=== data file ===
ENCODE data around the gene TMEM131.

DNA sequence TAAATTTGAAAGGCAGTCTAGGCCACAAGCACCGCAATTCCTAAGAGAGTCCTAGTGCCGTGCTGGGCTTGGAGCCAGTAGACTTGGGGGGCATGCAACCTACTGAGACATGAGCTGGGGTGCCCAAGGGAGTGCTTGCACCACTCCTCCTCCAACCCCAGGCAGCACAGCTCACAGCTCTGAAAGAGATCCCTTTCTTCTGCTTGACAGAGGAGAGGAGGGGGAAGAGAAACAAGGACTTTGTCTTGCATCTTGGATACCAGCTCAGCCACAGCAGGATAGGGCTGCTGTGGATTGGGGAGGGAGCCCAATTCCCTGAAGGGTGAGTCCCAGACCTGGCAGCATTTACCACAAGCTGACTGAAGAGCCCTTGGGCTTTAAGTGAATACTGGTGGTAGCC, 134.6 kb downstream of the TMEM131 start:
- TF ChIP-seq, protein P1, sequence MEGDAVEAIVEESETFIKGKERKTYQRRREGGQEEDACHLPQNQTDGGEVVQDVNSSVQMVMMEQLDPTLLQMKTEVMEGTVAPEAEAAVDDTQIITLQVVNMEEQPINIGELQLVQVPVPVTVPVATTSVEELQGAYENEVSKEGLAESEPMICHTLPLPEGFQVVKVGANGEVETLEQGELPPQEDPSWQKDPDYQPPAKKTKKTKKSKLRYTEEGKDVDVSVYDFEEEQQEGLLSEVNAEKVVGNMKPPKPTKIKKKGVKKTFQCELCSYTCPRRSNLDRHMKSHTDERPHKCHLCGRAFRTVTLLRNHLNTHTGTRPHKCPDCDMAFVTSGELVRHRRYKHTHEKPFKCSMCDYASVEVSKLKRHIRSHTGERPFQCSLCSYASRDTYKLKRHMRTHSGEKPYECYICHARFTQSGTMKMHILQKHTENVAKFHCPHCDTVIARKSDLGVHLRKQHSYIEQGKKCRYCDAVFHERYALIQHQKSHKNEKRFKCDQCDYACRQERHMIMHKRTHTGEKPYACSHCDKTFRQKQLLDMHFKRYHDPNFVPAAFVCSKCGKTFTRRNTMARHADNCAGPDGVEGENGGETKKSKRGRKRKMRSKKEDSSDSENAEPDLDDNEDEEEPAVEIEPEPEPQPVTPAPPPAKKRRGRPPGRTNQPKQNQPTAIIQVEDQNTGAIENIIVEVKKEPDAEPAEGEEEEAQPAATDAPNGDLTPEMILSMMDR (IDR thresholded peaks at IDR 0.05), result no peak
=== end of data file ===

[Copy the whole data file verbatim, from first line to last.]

ENCODE data around the gene TMEM131.

DNA sequence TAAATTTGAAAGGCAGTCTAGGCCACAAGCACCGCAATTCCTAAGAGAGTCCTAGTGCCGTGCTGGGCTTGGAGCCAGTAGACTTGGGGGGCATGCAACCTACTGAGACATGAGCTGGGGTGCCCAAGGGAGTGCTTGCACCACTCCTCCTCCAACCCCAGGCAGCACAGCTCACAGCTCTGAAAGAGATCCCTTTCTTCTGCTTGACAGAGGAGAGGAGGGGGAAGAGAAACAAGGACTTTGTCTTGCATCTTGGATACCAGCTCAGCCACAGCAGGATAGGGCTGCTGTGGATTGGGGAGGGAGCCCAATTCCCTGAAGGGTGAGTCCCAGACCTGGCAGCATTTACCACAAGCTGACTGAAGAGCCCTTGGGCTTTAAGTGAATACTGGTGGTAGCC, 134.6 kb downstream of the TMEM131 start:
- TF ChIP-seq, protein P1, sequence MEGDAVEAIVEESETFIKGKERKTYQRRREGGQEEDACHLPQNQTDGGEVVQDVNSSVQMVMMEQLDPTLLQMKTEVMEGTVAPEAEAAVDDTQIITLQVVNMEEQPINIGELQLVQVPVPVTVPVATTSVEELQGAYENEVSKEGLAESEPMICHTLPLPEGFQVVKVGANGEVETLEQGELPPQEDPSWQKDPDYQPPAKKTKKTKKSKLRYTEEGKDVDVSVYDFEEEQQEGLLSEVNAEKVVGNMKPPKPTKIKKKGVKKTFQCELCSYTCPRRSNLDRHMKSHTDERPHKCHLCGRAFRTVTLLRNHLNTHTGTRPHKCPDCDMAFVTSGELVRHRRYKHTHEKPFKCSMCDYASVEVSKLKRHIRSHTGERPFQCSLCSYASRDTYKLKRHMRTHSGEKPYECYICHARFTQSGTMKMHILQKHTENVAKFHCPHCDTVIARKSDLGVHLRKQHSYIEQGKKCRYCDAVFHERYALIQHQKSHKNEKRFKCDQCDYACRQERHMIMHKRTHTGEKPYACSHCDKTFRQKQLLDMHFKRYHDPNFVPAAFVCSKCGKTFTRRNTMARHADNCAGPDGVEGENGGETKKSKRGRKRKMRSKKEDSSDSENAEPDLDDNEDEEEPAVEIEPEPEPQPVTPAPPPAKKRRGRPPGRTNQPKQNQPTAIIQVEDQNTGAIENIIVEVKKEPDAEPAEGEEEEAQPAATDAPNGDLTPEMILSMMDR (IDR thresholded peaks at IDR 0.05), result no peak